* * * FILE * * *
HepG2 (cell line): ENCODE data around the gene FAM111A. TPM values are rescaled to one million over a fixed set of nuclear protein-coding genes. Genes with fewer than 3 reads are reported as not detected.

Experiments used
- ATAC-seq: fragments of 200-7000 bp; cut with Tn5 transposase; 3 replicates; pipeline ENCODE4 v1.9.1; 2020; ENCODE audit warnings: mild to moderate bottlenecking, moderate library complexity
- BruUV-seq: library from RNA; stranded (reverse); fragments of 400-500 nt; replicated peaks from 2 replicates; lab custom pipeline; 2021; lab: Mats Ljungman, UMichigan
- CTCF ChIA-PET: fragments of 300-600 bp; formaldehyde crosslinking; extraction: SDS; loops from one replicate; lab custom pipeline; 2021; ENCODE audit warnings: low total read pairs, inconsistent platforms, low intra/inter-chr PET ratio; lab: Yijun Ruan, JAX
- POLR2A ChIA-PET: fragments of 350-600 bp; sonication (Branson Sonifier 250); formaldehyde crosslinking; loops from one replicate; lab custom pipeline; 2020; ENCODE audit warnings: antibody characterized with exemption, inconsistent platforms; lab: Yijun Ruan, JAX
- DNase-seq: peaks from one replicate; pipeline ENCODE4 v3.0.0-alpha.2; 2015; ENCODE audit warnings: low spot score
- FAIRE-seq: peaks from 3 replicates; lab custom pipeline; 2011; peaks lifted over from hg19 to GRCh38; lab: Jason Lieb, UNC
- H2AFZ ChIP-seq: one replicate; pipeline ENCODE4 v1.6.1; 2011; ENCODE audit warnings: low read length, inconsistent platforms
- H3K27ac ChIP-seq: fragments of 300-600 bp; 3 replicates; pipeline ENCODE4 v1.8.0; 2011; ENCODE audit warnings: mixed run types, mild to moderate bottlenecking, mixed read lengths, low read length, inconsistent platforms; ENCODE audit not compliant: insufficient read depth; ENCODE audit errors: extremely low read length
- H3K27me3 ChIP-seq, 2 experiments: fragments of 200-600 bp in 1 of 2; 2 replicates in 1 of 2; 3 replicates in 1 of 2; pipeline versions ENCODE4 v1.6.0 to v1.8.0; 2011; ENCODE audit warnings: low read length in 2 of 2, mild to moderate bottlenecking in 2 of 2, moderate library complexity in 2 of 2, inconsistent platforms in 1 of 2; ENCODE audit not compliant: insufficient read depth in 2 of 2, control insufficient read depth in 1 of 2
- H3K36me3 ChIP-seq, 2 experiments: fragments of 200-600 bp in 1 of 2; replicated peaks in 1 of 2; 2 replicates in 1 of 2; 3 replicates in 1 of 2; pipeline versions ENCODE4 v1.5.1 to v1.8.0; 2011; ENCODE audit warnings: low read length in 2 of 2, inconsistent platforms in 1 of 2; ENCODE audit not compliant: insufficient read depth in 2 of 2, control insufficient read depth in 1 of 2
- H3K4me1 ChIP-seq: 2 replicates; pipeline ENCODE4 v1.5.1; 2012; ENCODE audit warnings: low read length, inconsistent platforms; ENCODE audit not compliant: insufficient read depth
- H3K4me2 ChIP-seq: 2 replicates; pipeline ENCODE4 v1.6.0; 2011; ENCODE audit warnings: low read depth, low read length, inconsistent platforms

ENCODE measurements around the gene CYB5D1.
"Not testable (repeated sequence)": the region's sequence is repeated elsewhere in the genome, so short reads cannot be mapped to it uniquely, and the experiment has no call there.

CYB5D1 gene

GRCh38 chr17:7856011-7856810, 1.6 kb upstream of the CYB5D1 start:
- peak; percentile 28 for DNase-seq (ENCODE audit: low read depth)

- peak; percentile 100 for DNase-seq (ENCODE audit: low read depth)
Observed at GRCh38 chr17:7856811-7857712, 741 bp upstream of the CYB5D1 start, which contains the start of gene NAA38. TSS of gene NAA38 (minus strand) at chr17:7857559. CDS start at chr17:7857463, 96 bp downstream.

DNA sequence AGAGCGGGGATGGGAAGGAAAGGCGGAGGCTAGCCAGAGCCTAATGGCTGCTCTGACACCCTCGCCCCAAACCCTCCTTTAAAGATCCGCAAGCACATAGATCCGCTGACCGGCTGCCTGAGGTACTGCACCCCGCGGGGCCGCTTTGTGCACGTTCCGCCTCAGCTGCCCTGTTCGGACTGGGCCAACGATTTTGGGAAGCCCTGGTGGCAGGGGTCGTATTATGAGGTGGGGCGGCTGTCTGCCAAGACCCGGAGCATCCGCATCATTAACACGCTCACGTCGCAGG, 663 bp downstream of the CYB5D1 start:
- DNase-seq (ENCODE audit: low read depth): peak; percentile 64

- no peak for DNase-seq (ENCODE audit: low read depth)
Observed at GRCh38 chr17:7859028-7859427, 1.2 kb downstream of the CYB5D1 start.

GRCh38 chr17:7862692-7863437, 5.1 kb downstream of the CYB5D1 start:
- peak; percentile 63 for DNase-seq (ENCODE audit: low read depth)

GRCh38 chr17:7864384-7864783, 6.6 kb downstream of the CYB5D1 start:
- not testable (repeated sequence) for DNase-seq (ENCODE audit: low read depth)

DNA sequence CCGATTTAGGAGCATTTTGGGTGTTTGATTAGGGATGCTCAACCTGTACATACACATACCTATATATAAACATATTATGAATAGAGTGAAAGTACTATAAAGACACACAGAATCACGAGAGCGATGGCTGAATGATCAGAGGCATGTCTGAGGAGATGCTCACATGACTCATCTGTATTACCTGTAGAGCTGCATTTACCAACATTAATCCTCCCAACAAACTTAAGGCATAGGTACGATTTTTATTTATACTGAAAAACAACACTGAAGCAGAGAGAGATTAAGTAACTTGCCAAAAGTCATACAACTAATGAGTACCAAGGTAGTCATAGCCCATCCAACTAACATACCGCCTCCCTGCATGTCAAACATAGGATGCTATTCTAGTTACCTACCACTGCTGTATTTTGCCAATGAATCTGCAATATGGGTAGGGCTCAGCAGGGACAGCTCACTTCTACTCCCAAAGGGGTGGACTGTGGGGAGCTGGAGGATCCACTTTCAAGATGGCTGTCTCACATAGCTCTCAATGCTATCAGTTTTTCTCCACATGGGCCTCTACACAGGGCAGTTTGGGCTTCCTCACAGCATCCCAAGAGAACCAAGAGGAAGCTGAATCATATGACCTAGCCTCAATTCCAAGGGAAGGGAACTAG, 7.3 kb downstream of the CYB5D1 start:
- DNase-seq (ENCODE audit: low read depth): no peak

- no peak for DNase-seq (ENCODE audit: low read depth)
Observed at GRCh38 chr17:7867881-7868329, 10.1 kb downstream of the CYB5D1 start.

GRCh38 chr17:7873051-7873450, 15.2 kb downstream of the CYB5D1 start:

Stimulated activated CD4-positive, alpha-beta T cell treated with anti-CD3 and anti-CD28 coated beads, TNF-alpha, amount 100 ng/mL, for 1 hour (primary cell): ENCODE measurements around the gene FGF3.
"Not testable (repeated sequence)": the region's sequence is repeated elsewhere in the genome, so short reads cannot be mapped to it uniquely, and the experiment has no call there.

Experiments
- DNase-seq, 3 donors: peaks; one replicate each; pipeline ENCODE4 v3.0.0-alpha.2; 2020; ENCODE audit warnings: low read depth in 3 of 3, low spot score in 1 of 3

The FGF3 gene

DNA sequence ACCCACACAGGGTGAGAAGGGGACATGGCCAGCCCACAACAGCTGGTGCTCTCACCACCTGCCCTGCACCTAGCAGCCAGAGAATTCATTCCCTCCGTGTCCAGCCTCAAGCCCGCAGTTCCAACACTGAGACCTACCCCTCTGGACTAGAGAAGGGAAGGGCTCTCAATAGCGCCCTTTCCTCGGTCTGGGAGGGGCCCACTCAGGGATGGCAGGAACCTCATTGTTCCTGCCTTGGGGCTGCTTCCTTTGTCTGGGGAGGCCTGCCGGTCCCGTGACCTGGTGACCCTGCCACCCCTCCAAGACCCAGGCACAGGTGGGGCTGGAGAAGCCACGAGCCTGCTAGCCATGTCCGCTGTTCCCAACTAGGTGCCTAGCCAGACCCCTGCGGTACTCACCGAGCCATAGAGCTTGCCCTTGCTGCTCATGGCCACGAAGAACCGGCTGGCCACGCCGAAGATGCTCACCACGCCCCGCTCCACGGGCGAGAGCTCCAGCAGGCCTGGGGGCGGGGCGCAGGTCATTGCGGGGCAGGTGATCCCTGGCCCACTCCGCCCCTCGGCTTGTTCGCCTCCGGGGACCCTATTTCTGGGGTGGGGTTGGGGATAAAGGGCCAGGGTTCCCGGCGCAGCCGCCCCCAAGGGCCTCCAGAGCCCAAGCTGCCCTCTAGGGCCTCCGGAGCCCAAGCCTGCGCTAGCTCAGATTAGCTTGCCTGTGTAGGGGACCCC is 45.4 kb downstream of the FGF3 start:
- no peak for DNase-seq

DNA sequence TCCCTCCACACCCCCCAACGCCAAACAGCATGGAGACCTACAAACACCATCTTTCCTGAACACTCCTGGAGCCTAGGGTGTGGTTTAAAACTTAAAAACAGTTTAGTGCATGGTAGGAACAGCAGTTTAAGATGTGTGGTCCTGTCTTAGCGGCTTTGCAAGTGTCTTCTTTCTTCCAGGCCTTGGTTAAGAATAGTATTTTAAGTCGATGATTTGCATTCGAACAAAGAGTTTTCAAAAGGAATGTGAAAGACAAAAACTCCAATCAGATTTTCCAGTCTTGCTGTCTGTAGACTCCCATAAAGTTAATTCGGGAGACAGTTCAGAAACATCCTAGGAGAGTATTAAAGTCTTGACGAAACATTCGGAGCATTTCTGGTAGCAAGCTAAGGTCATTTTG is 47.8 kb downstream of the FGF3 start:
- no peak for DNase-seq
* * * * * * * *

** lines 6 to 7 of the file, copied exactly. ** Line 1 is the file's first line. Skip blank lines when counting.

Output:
- POLR2A ChIA-PET: fragments of 350-600 bp; sonication (Branson Sonifier 250); formaldehyde crosslinking; loops from one replicate; lab custom pipeline; 2020; ENCODE audit warnings: antibody characterized with exemption, inconsistent platforms; lab: Yijun Ruan, JAX
- DNase-seq: peaks from one replicate; pipeline ENCODE4 v3.0.0-alpha.2; 2015; ENCODE audit warnings: low spot score